Here, see for yourself--the sound isn't perfect and it's broad daylight, but it still tells you what you need to know. This was Dregen's first show with the band, and they still sound tight as hell:

The second song, in particular, I will never ever get tired of--they ought to play Got Blood as a form of therapy for people with temporary paralysis, because it is impossible to sit still while listening to it. Learned that one the hard way waiting for the light rail with my headphones in--I'm fairly certain the nice lady next to me thought I was having a seizure.

In summary, if you looked me in the eye and said “Michael Monroe is an immortal Finnish deity who survives on nothing but sunlight and guitar riffs,” I would totally believe you. He is a glittering peacock in leather and eyeliner, a forty-nine-year-old dude who can kick higher than his head, do the splits, and perform backflips off the stage, with a Scandinavian complexion women in their thirties would kill for and plumes of white-blond hair, and I'm telling you if you handed me a test tube full of sulfurous, fizzy green liquid and said “Michael Monroe drank this and that's what made him awesome,” I would slam that sh*t down, no questions asked.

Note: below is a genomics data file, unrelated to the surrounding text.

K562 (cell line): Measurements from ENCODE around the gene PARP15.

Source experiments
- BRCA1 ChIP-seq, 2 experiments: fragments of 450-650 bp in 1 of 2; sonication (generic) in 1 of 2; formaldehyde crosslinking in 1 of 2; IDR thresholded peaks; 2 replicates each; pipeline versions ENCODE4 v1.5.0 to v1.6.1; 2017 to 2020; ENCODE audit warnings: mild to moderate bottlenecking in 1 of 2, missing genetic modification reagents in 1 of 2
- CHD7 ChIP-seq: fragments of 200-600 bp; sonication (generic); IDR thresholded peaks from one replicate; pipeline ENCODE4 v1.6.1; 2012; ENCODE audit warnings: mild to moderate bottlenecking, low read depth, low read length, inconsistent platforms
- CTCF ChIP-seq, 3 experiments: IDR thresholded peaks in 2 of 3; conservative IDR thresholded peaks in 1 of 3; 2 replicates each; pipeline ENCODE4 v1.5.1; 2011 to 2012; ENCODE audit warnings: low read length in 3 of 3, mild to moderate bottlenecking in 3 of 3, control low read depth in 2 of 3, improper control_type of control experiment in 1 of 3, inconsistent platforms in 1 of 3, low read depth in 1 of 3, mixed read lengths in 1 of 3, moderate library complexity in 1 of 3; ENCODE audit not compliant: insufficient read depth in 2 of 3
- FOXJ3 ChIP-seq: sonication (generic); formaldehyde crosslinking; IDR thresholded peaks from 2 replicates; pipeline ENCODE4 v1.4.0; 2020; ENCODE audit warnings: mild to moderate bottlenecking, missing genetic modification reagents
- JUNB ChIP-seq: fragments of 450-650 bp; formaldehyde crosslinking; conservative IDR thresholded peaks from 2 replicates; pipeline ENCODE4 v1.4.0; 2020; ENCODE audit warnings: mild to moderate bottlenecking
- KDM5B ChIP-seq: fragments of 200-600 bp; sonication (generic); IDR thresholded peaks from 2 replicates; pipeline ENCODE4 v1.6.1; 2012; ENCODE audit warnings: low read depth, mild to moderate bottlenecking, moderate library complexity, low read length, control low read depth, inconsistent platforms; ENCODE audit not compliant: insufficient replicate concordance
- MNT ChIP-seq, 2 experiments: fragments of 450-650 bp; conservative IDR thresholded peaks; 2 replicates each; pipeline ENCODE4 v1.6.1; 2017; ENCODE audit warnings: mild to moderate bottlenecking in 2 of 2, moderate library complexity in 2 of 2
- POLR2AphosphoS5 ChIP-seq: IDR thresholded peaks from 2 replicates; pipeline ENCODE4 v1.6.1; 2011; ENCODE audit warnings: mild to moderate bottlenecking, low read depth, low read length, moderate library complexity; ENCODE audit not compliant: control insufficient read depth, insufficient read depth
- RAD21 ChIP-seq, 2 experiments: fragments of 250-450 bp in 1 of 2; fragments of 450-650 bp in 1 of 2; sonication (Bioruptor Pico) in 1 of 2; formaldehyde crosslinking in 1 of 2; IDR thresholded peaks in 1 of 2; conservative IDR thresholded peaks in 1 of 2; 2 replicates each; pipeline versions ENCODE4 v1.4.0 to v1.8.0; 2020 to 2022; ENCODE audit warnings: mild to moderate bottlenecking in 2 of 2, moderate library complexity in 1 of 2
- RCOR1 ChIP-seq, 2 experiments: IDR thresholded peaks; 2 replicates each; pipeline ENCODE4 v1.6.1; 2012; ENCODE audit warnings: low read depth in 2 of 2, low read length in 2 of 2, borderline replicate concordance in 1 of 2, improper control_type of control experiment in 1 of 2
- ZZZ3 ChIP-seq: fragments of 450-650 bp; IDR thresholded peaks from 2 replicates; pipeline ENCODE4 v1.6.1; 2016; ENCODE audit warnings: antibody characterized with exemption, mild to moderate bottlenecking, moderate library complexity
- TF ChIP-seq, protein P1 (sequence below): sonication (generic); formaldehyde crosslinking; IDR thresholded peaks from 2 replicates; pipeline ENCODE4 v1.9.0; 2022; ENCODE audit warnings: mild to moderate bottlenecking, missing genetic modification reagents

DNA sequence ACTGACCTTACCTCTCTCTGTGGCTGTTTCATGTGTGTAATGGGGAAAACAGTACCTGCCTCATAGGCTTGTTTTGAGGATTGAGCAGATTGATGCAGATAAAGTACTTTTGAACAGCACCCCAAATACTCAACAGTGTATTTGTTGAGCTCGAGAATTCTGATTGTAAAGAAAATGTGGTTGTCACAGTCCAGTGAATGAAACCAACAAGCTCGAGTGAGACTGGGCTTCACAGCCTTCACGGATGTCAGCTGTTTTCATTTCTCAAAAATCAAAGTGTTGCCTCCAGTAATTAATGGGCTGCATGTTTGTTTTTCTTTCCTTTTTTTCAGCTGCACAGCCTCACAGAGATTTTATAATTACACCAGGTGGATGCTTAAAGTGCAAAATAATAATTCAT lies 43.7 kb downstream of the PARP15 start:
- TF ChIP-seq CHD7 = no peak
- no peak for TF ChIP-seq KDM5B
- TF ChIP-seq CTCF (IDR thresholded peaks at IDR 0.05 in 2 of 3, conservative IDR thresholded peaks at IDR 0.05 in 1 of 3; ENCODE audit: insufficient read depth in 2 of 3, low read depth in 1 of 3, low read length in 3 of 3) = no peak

Just look at him! He is in a tree

That would be the best zoo ever, amirite?


is a great f***ing album; it is in fact one of the best albums I have heard in recent memory. You should definitely own it. Don't tell me you don't have room on your iPod for some catchy as hell, bluesy, punk-influenced Glam rock. Stop being such a hipster, and face facts: you need something in your life with a little more kick and and lot less auto-tune. Use it as a palette cleanser between Radiohead and Lady Gaga, if you must, but unless you hate fun (in which case you probably stopped reading this five minutes ago), do give Sensory Overdrive a try. Don't make me go all Clockwork Orange on you.